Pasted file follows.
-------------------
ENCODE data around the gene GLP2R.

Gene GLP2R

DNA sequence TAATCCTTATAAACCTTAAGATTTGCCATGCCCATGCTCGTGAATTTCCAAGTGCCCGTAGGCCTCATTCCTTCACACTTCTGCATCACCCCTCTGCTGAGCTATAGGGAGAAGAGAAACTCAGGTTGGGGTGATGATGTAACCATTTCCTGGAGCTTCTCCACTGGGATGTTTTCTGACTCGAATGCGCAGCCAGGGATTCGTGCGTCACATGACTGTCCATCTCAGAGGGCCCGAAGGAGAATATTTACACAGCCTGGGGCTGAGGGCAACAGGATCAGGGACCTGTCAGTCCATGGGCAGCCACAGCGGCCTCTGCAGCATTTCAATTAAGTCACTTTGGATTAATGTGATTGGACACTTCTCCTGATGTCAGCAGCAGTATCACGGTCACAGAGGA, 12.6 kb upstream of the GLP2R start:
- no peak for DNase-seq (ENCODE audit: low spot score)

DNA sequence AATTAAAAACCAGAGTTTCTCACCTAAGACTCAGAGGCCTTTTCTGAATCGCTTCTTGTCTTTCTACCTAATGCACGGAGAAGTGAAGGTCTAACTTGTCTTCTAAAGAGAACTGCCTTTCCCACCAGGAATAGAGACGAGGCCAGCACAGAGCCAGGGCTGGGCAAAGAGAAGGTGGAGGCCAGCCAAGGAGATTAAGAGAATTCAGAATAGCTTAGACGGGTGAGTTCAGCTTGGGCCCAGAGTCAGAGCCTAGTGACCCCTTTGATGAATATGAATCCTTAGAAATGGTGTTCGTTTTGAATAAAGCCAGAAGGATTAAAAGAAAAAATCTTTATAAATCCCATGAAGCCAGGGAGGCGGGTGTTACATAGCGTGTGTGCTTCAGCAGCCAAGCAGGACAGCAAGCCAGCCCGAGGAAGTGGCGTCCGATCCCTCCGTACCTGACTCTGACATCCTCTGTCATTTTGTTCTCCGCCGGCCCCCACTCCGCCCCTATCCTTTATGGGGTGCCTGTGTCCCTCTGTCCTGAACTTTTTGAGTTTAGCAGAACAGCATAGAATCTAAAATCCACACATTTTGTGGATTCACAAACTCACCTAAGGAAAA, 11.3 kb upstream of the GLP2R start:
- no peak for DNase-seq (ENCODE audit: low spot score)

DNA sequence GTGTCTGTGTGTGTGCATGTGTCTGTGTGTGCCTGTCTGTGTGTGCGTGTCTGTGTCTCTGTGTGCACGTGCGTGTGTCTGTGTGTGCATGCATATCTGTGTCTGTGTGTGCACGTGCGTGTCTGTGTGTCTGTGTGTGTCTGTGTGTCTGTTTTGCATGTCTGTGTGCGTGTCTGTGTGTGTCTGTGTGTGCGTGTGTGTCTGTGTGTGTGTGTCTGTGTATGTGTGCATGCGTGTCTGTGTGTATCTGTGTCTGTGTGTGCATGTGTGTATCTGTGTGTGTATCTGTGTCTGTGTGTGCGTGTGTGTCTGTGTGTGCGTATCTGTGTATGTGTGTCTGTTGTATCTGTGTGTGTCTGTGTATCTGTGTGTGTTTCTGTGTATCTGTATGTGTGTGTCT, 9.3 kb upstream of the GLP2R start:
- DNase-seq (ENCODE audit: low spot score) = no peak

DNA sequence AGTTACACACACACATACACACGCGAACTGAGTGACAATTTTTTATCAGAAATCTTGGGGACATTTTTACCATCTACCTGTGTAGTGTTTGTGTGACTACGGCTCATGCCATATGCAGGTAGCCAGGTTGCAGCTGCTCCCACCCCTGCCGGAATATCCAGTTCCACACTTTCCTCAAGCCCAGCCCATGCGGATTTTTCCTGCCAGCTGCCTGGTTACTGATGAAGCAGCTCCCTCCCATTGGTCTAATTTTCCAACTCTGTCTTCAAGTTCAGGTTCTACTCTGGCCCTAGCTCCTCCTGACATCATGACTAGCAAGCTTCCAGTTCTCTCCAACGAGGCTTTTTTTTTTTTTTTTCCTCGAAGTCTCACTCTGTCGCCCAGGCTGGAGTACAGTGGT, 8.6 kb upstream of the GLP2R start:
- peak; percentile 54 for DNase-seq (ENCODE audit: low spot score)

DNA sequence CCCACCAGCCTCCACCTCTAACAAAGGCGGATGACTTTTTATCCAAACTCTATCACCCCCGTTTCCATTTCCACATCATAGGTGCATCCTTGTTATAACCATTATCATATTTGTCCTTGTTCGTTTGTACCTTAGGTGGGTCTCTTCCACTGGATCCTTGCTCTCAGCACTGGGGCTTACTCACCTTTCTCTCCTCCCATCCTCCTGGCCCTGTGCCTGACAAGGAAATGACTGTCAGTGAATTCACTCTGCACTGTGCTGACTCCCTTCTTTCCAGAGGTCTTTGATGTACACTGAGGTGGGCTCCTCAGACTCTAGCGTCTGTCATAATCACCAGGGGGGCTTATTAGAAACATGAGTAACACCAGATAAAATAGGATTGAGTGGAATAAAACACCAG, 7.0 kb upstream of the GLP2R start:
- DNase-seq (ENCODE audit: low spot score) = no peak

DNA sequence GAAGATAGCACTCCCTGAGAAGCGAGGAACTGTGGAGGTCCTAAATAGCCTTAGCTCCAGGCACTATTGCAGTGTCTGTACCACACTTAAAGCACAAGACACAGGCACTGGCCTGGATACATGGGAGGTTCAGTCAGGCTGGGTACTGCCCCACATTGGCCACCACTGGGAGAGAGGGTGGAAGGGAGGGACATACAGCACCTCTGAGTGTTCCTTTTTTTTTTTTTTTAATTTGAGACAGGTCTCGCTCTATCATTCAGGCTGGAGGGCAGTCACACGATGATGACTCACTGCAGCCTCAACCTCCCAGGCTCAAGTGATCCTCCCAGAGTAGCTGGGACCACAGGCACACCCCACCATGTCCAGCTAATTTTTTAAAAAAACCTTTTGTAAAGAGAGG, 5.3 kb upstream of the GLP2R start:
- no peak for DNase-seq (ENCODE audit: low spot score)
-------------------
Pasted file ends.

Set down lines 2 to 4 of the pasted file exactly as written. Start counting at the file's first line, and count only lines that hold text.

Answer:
Gene GLP2R

DNA sequence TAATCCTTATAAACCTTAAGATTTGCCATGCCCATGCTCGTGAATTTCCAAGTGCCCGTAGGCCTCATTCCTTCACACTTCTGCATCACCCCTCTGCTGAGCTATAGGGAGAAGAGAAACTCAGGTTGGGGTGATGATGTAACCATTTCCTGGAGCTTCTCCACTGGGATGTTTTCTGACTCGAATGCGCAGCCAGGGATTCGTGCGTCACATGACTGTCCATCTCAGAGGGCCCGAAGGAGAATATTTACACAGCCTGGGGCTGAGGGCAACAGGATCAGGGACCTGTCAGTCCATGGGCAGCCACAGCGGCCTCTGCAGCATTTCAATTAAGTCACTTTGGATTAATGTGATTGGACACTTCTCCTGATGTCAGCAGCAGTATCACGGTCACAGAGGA, 12.6 kb upstream of the GLP2R start:
- no peak for DNase-seq (ENCODE audit: low spot score)